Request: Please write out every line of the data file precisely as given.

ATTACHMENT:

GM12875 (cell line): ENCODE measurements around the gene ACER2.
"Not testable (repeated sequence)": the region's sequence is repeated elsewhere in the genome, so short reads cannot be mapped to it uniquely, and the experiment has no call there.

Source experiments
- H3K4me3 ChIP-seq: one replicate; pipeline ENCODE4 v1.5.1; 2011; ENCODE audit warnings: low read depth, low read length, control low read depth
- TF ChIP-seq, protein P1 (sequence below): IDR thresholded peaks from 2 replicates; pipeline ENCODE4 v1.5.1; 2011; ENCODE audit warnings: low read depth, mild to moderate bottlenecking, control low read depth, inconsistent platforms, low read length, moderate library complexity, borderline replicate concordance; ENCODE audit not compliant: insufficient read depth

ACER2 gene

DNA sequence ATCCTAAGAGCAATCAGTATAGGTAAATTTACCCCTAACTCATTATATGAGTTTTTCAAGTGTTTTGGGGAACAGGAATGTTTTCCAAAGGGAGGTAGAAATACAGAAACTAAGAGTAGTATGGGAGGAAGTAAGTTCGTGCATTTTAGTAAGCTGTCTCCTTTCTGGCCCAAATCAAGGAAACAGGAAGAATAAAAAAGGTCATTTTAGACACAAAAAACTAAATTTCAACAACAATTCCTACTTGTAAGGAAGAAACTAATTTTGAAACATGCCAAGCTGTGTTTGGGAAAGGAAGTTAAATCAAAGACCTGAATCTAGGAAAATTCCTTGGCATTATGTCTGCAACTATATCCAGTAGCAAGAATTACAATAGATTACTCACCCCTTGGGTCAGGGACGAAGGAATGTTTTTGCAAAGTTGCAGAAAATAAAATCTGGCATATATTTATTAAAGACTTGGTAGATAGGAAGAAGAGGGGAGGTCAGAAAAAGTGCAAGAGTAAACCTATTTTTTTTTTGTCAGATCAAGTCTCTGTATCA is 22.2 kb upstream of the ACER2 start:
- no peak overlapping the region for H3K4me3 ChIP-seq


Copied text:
GM12875 (cell line): ENCODE measurements around the gene ACER2.
"Not testable (repeated sequence)": the region's sequence is repeated elsewhere in the genome, so short reads cannot be mapped to it uniquely, and the experiment has no call there.

Source experiments
- H3K4me3 ChIP-seq: one replicate; pipeline ENCODE4 v1.5.1; 2011; ENCODE audit warnings: low read depth, low read length, control low read depth
- TF ChIP-seq, protein P1 (sequence below): IDR thresholded peaks from 2 replicates; pipeline ENCODE4 v1.5.1; 2011; ENCODE audit warnings: low read depth, mild to moderate bottlenecking, control low read depth, inconsistent platforms, low read length, moderate library complexity, borderline replicate concordance; ENCODE audit not compliant: insufficient read depth

ACER2 gene

DNA sequence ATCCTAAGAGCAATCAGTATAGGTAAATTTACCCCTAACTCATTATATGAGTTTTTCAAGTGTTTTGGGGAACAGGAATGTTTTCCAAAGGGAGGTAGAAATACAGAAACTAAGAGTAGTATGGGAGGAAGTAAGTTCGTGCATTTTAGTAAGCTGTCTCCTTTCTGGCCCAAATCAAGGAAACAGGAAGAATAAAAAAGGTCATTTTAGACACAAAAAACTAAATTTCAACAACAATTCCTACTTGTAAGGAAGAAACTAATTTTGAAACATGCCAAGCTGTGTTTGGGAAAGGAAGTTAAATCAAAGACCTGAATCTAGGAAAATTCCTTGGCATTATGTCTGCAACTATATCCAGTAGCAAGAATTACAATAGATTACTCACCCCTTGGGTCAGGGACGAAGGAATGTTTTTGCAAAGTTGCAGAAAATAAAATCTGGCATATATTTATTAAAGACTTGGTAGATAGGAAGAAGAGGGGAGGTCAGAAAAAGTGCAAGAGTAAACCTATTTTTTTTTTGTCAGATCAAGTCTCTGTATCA is 22.2 kb upstream of the ACER2 start:
- no peak overlapping the region for H3K4me3 ChIP-seq